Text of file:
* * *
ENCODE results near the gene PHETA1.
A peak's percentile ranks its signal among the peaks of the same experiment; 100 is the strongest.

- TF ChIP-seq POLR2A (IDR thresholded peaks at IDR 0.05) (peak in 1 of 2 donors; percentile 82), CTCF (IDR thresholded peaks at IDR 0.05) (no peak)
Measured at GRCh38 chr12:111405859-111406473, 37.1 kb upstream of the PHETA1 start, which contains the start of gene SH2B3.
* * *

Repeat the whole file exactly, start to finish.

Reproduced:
ENCODE results near the gene PHETA1.
A peak's percentile ranks its signal among the peaks of the same experiment; 100 is the strongest.

- TF ChIP-seq POLR2A (IDR thresholded peaks at IDR 0.05) (peak in 1 of 2 donors; percentile 82), CTCF (IDR thresholded peaks at IDR 0.05) (no peak)
Measured at GRCh38 chr12:111405859-111406473, 37.1 kb upstream of the PHETA1 start, which contains the start of gene SH2B3.